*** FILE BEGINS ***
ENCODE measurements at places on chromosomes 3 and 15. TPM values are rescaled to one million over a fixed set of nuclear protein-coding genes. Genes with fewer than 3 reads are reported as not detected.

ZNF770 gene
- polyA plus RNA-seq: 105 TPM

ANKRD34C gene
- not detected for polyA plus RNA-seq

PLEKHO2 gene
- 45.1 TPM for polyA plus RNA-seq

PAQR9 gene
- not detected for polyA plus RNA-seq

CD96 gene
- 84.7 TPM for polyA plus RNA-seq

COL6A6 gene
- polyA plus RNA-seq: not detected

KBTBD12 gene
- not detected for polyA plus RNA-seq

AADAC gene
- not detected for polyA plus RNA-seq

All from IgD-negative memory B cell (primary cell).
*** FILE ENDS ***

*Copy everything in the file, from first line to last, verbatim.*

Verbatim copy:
ENCODE measurements at places on chromosomes 3 and 15. TPM values are rescaled to one million over a fixed set of nuclear protein-coding genes. Genes with fewer than 3 reads are reported as not detected.

ZNF770 gene
- polyA plus RNA-seq: 105 TPM

ANKRD34C gene
- not detected for polyA plus RNA-seq

PLEKHO2 gene
- 45.1 TPM for polyA plus RNA-seq

PAQR9 gene
- not detected for polyA plus RNA-seq

CD96 gene
- 84.7 TPM for polyA plus RNA-seq

COL6A6 gene
- polyA plus RNA-seq: not detected

KBTBD12 gene
- not detected for polyA plus RNA-seq

AADAC gene
- not detected for polyA plus RNA-seq

All from IgD-negative memory B cell (primary cell).